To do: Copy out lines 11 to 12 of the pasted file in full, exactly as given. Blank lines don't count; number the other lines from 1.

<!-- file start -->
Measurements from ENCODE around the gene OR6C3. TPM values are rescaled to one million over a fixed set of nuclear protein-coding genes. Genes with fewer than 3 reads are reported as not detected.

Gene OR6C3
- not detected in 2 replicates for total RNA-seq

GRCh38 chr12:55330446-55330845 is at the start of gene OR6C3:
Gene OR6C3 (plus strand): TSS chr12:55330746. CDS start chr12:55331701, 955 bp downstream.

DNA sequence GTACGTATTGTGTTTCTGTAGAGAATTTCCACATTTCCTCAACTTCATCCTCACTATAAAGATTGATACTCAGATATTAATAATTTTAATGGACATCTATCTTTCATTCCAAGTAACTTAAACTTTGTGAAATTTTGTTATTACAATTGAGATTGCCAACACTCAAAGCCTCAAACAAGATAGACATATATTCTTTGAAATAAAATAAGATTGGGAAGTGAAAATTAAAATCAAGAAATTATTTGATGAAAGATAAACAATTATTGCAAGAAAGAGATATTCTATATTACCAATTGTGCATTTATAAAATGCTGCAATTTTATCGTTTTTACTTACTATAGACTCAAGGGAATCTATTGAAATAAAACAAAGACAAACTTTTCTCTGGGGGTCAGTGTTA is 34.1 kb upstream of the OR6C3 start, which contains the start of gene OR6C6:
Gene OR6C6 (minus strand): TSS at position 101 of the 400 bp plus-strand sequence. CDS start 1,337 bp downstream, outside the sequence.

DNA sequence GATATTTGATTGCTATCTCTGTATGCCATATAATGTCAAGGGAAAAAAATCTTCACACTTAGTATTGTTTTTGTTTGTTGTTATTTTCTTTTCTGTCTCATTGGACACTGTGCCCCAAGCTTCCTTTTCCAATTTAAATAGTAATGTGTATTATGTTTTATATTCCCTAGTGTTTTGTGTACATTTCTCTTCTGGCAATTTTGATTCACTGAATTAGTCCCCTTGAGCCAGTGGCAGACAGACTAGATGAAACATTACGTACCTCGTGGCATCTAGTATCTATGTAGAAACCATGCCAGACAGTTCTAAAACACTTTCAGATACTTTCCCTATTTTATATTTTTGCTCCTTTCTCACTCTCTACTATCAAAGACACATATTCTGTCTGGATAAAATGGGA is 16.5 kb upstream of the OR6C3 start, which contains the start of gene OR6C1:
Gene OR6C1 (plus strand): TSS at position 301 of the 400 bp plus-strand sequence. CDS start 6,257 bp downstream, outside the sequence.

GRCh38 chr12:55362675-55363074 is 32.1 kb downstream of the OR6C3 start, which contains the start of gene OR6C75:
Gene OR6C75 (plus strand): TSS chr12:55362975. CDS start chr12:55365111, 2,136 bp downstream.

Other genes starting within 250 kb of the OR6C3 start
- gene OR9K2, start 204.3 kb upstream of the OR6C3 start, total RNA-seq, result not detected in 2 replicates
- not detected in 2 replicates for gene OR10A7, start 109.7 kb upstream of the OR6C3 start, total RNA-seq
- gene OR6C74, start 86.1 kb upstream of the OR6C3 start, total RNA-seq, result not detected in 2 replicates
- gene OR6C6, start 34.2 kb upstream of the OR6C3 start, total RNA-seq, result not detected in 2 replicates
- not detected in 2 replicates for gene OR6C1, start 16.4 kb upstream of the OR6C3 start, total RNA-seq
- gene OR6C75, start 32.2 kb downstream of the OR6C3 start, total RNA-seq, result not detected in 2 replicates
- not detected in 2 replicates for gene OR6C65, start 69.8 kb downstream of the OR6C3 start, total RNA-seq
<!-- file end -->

Gene OR6C75 (plus strand): TSS chr12:55362975. CDS start chr12:55365111, 2,136 bp downstream.

Other genes starting within 250 kb of the OR6C3 start